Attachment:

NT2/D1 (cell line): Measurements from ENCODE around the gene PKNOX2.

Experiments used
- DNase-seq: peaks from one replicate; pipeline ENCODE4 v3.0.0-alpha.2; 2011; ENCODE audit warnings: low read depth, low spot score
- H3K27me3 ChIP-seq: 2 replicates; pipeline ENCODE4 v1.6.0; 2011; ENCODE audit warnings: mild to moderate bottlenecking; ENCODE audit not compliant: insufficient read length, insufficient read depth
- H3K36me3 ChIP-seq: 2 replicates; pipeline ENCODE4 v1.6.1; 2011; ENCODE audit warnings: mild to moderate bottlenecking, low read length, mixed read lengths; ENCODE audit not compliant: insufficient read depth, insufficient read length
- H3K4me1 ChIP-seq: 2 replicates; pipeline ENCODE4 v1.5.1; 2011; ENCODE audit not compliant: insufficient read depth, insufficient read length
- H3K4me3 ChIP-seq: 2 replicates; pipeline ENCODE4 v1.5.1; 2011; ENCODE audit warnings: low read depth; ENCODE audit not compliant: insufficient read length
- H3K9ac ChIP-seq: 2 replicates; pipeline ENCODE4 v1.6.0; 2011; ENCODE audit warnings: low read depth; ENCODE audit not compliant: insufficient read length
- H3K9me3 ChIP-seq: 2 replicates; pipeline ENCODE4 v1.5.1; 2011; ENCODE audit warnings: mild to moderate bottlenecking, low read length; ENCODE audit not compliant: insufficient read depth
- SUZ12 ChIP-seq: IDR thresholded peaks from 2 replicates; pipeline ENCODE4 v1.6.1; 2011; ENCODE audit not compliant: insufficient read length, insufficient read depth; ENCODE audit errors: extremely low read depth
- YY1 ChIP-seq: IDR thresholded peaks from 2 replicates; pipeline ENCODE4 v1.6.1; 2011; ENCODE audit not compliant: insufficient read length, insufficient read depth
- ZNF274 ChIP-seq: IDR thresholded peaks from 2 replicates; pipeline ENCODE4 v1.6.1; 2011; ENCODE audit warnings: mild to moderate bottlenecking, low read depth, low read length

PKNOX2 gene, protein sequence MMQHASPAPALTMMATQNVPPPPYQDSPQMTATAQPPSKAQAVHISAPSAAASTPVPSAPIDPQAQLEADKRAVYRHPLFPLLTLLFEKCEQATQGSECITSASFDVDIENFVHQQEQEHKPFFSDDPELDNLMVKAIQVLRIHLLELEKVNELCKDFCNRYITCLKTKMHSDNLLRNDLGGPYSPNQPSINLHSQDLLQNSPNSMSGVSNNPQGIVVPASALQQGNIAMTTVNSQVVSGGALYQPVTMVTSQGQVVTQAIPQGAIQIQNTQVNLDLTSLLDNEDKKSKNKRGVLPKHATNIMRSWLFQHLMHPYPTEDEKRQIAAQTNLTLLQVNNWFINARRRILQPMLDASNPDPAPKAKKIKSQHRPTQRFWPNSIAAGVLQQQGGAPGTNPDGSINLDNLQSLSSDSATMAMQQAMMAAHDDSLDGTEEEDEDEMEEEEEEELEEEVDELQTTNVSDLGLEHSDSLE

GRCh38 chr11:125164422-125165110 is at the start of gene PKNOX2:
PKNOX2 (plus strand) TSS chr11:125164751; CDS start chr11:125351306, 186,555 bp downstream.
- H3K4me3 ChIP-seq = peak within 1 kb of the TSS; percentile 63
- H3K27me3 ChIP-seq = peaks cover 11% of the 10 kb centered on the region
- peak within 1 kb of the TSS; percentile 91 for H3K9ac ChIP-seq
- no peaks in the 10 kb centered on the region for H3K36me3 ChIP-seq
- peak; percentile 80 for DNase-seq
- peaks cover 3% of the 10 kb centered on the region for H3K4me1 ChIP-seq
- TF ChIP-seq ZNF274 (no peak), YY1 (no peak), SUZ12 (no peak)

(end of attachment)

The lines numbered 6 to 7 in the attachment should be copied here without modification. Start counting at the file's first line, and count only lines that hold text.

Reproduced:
- H3K4me1 ChIP-seq: 2 replicates; pipeline ENCODE4 v1.5.1; 2011; ENCODE audit not compliant: insufficient read depth, insufficient read length
- H3K4me3 ChIP-seq: 2 replicates; pipeline ENCODE4 v1.5.1; 2011; ENCODE audit warnings: low read depth; ENCODE audit not compliant: insufficient read length